Mantineia in February....

Saturday, February 23, 2013

The clouds were low and there was still snow on the mountain tops. hibernating.  The trees, the fields, the vineyards are sleeping, feeling and accepting the rain that falls abundantly.

At 600m above sea level, the Mantineia Plateau is surrounded by mountains. Mainalo on the west, Lirkeon on the northeast and Artemisio on the east.

It was a day-trip organised by my friend and teacher in my Sommelier training course, that brought me and a few others to this fertile plateau in central eastern Peloponnese. 

We were looking for wine. We found plenty and a few more "treats" along the way...

The church of Agia Foteini, Greece's most "unorthodox" Orthodox church.

Agia Foteini was built between 1970 and 1973 by the visionary architect Kostas Papatheodorou. Its architecture is an imposing melange of styles. Ancient Greek stone pillars and pediments resting on Byzantine arches made from marble, stone and tiles. 

Every material used to built Agia Foteini was procured locally. There is not even an ounce of concrete in the whole structure.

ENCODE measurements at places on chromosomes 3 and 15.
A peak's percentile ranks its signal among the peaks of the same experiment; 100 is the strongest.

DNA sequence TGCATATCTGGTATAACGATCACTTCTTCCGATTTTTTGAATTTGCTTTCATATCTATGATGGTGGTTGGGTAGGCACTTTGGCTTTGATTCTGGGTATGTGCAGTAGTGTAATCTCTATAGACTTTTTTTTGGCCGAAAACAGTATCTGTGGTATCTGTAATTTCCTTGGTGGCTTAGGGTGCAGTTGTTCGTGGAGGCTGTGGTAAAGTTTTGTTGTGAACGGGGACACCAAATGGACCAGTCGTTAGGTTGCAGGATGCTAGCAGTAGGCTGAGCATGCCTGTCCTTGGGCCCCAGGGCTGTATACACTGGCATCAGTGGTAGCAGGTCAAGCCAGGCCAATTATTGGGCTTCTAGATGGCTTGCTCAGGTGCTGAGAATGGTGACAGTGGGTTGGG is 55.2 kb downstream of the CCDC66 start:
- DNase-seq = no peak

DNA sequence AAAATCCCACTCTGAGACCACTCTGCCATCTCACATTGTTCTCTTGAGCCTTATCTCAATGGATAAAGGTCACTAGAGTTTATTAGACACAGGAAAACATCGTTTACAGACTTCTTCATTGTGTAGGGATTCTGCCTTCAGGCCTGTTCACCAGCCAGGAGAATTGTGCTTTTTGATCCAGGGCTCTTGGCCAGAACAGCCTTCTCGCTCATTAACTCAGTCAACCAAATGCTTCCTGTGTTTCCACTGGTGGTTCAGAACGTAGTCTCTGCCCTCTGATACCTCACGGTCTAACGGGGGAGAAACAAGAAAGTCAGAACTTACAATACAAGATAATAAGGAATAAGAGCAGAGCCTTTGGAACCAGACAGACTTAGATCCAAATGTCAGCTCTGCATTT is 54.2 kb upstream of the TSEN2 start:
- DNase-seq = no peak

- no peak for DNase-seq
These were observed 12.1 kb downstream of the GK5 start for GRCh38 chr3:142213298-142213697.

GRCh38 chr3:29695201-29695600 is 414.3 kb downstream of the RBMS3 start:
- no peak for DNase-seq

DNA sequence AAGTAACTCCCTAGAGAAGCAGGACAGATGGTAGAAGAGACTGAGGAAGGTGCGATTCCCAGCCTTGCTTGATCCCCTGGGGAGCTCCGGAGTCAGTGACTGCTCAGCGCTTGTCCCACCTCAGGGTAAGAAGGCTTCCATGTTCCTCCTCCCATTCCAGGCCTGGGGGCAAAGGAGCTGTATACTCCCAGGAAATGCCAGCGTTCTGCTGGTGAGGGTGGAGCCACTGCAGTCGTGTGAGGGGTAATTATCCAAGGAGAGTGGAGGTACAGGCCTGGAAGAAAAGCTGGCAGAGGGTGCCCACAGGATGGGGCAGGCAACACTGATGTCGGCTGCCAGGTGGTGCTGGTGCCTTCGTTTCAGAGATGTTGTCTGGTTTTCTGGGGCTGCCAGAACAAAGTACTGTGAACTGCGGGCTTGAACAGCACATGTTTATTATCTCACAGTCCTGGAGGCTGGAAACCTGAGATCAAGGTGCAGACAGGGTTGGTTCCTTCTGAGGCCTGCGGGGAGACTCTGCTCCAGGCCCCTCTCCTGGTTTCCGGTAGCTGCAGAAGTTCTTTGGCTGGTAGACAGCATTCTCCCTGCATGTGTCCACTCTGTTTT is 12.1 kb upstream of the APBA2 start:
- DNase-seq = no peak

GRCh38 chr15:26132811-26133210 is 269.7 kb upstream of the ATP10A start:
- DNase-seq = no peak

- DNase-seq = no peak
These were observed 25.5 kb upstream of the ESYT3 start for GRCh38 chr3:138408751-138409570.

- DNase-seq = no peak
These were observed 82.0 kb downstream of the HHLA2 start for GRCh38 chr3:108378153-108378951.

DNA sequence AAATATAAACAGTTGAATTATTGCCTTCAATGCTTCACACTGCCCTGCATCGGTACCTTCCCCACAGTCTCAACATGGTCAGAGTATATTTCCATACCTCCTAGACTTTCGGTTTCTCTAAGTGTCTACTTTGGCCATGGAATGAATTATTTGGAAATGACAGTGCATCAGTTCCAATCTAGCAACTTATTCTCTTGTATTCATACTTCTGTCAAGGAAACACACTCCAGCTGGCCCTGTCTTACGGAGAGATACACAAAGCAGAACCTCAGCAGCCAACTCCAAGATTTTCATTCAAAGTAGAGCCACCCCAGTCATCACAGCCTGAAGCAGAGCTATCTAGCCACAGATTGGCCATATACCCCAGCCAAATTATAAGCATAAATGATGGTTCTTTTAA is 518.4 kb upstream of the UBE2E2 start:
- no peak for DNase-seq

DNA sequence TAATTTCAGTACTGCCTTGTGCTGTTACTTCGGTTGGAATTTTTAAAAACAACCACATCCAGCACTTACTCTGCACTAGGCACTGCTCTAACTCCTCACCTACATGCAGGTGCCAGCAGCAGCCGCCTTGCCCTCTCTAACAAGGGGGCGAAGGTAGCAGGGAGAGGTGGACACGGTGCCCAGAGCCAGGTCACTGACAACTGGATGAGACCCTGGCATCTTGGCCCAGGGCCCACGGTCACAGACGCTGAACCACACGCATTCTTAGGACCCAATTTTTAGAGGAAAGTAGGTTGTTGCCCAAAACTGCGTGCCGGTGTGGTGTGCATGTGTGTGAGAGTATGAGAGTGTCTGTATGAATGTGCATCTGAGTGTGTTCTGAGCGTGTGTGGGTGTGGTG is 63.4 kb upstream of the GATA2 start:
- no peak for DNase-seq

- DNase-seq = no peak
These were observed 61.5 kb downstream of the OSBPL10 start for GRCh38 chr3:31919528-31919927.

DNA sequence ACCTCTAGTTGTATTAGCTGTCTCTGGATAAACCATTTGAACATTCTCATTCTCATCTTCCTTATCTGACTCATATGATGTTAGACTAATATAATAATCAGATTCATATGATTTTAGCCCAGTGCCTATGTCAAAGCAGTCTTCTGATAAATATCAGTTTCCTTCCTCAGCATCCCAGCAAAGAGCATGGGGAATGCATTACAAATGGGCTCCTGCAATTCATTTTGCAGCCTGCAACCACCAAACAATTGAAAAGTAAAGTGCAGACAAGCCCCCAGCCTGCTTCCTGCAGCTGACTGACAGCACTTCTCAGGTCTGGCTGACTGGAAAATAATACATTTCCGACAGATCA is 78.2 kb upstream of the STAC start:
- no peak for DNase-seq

Ancient Greek fables and Greek Orthodox icons live together inside the church.

Moschofilero, one of Greece's most famous, indigenous varieties reigns supreme in Mantineia. The whole area has a PDO classification. Lemony yellow, fresh with crisp acidity and laced with intense lemon, lychee and even rose petal aromas it quickly became one of my favourite wines.

High altitude is unforgiving to the vines. Late October harvests give the grapes enough time to mature while keeping their crisp acidity and their characteristic rose petal and citrus aroma.

On this rainy February day we visited the vineyards and winery of Domaine Spiropoulos and were treated to a tour and a generous wine tasting by Mr Ioannis Spiropoulos.
Moschofilero is also vinified in the traditional Champenoise method, yielding delicate sparkling whites and roses with titillating acidity and an exotic, fresh nose.